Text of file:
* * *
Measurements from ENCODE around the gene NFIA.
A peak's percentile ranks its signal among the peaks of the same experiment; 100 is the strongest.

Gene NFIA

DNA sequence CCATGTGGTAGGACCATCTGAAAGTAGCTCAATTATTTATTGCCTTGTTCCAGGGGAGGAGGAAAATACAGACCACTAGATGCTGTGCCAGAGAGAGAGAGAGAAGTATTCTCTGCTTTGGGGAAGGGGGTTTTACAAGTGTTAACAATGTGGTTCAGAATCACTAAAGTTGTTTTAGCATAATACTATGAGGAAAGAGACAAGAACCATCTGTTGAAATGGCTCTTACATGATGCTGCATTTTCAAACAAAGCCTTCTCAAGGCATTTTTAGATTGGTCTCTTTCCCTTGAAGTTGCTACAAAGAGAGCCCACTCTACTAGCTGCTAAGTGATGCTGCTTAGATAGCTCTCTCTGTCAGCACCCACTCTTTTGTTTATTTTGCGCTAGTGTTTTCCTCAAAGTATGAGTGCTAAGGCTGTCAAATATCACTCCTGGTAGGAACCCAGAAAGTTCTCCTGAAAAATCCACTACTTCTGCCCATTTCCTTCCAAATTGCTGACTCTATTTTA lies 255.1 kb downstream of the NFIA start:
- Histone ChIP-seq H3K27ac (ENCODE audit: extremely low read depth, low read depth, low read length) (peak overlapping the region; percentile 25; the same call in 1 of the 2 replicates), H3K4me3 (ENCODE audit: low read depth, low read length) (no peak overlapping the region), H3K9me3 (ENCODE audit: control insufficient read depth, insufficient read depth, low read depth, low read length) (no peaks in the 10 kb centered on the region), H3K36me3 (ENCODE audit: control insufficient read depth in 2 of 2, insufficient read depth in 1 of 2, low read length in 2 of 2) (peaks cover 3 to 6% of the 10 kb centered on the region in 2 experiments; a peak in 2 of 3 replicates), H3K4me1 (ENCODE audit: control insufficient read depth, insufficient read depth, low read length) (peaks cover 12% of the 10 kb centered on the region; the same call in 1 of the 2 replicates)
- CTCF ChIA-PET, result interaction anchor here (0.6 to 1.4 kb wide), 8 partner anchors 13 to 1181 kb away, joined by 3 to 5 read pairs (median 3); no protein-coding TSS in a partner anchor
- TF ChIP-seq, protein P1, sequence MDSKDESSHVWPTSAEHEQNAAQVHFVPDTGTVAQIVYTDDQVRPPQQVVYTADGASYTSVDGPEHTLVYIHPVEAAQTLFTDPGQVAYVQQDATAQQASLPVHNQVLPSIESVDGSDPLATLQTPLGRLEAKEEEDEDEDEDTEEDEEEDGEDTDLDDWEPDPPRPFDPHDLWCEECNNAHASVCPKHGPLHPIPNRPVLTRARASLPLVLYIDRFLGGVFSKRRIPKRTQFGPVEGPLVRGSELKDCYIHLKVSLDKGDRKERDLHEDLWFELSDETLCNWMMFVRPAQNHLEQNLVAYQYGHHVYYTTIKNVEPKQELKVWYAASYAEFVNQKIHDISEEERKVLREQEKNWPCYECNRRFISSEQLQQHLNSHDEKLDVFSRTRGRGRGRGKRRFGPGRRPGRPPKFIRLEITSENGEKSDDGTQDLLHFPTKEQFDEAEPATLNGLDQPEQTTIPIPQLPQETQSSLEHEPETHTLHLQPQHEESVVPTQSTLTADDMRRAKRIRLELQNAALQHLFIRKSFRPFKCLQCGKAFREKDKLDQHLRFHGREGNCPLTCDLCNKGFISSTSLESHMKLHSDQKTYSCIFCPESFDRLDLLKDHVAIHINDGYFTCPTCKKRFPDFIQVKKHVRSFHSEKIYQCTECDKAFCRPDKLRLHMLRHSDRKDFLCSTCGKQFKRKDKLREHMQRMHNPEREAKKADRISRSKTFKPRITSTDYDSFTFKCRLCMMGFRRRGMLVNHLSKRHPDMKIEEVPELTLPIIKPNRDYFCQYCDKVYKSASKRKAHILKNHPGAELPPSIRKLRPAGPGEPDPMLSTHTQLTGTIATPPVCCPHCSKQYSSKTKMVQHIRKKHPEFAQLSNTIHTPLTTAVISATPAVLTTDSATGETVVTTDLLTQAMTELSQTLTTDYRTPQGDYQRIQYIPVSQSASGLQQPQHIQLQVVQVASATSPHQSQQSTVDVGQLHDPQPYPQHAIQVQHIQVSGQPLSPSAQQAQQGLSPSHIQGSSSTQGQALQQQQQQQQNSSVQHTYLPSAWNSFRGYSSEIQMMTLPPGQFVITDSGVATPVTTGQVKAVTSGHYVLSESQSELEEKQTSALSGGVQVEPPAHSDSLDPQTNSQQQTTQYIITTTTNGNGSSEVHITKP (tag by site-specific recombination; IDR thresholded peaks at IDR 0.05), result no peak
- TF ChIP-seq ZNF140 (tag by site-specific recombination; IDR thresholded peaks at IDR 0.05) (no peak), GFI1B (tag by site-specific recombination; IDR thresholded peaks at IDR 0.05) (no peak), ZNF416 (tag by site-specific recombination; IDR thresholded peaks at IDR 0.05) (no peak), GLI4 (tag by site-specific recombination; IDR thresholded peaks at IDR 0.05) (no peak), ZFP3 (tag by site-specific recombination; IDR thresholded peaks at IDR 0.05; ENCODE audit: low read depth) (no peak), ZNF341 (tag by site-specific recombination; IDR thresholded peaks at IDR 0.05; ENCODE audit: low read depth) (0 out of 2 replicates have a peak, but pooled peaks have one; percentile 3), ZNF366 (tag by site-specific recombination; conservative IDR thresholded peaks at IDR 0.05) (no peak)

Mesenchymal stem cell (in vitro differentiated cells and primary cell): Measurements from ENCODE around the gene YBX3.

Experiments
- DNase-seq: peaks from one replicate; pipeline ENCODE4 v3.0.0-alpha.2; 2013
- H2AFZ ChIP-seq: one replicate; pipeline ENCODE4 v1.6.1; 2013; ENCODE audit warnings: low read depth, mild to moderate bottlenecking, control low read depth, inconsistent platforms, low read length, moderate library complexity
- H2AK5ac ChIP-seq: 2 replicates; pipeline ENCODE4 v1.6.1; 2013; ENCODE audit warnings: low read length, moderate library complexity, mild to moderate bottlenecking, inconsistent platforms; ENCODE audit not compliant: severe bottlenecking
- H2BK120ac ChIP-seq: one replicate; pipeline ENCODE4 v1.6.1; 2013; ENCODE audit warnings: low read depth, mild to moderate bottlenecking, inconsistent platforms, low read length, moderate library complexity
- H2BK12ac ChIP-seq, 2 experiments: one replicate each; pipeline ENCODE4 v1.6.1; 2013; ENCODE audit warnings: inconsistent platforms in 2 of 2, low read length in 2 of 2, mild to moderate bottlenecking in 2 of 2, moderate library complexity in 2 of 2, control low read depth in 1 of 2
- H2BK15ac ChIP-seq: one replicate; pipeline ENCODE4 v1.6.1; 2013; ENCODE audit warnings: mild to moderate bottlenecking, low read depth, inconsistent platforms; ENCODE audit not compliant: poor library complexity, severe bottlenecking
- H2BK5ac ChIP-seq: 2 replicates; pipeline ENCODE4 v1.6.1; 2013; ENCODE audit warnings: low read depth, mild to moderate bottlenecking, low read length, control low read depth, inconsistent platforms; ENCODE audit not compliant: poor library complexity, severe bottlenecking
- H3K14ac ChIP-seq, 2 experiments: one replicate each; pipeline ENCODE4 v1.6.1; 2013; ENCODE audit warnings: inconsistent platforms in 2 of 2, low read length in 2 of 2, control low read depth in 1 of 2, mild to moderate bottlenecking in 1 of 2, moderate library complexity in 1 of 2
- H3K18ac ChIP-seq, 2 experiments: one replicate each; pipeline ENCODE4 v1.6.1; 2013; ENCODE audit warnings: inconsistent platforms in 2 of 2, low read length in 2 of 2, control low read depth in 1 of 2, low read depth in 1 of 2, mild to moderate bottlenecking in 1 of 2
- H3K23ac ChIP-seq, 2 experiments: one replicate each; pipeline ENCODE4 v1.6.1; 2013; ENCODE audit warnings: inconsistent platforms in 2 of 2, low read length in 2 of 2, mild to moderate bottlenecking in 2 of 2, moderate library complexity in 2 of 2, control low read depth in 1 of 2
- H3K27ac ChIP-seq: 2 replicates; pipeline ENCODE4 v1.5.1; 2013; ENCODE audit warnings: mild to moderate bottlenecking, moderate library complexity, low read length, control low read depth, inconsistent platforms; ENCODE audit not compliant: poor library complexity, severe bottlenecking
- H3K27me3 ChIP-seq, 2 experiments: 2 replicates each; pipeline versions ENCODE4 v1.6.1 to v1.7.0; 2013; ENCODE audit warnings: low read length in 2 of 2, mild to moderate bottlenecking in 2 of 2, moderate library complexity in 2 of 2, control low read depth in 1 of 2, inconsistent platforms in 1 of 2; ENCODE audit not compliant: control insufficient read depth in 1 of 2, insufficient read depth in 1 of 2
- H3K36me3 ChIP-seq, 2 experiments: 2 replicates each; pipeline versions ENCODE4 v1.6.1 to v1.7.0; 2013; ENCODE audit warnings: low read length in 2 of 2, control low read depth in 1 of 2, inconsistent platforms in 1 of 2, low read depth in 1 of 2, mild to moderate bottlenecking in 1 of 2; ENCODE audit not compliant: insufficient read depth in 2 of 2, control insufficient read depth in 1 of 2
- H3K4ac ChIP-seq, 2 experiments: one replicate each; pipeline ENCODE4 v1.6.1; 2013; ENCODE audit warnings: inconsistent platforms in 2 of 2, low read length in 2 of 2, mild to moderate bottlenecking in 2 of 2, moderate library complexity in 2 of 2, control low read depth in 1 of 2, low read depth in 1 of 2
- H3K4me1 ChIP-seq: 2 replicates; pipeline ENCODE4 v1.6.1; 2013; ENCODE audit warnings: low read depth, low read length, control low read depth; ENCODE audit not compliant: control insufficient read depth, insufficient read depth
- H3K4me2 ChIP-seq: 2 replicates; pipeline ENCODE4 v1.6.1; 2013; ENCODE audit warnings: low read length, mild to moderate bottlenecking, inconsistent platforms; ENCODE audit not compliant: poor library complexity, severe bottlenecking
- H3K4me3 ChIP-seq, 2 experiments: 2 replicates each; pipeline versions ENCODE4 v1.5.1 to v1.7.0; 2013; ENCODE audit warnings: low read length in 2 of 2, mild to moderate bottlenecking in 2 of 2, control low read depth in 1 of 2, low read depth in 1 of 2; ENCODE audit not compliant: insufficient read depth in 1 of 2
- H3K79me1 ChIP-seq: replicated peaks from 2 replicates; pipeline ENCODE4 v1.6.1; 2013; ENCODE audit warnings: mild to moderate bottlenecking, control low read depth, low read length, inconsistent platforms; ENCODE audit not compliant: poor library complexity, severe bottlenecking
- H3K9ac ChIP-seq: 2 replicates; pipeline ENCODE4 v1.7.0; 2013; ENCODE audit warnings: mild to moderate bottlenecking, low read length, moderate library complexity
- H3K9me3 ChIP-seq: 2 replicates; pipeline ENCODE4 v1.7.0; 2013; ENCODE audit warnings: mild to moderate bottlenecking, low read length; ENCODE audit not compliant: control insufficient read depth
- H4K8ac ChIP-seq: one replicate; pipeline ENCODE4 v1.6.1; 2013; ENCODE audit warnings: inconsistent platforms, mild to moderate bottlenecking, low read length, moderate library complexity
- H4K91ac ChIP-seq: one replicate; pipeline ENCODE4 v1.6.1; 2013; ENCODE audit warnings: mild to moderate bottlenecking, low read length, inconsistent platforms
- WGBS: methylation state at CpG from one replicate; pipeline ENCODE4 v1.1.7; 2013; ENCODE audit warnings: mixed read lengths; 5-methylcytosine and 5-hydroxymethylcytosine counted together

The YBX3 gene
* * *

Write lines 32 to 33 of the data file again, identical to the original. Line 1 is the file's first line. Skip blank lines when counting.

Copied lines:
- H4K91ac ChIP-seq: one replicate; pipeline ENCODE4 v1.6.1; 2013; ENCODE audit warnings: mild to moderate bottlenecking, low read length, inconsistent platforms
- WGBS: methylation state at CpG from one replicate; pipeline ENCODE4 v1.1.7; 2013; ENCODE audit warnings: mixed read lengths; 5-methylcytosine and 5-hydroxymethylcytosine counted together